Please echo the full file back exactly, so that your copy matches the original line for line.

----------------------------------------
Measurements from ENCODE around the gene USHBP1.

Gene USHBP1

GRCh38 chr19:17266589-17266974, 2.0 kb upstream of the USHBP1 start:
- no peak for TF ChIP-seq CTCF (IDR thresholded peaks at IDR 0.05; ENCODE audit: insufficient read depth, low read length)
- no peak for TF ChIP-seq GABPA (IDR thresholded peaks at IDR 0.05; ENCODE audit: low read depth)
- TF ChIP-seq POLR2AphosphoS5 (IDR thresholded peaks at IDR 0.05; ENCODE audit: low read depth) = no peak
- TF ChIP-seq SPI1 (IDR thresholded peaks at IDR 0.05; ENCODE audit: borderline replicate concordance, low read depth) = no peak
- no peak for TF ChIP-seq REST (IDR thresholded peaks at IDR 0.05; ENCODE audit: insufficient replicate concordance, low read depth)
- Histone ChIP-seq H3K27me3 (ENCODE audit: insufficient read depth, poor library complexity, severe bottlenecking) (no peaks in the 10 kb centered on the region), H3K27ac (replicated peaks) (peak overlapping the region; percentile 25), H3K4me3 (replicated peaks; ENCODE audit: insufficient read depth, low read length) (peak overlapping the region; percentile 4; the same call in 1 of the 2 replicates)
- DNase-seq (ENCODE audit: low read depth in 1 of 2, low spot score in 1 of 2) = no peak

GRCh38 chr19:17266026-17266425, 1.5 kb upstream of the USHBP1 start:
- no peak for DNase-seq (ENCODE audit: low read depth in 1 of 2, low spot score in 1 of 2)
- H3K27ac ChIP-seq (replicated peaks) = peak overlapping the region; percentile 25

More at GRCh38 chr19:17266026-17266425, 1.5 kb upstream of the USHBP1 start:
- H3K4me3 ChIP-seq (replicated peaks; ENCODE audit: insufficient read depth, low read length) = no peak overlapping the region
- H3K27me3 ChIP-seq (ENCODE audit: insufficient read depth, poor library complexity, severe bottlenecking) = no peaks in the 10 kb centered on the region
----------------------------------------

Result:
Measurements from ENCODE around the gene USHBP1.

Gene USHBP1

GRCh38 chr19:17266589-17266974, 2.0 kb upstream of the USHBP1 start:
- no peak for TF ChIP-seq CTCF (IDR thresholded peaks at IDR 0.05; ENCODE audit: insufficient read depth, low read length)
- no peak for TF ChIP-seq GABPA (IDR thresholded peaks at IDR 0.05; ENCODE audit: low read depth)
- TF ChIP-seq POLR2AphosphoS5 (IDR thresholded peaks at IDR 0.05; ENCODE audit: low read depth) = no peak
- TF ChIP-seq SPI1 (IDR thresholded peaks at IDR 0.05; ENCODE audit: borderline replicate concordance, low read depth) = no peak
- no peak for TF ChIP-seq REST (IDR thresholded peaks at IDR 0.05; ENCODE audit: insufficient replicate concordance, low read depth)
- Histone ChIP-seq H3K27me3 (ENCODE audit: insufficient read depth, poor library complexity, severe bottlenecking) (no peaks in the 10 kb centered on the region), H3K27ac (replicated peaks) (peak overlapping the region; percentile 25), H3K4me3 (replicated peaks; ENCODE audit: insufficient read depth, low read length) (peak overlapping the region; percentile 4; the same call in 1 of the 2 replicates)
- DNase-seq (ENCODE audit: low read depth in 1 of 2, low spot score in 1 of 2) = no peak

GRCh38 chr19:17266026-17266425, 1.5 kb upstream of the USHBP1 start:
- no peak for DNase-seq (ENCODE audit: low read depth in 1 of 2, low spot score in 1 of 2)
- H3K27ac ChIP-seq (replicated peaks) = peak overlapping the region; percentile 25

More at GRCh38 chr19:17266026-17266425, 1.5 kb upstream of the USHBP1 start:
- H3K4me3 ChIP-seq (replicated peaks; ENCODE audit: insufficient read depth, low read length) = no peak overlapping the region
- H3K27me3 ChIP-seq (ENCODE audit: insufficient read depth, poor library complexity, severe bottlenecking) = no peaks in the 10 kb centered on the region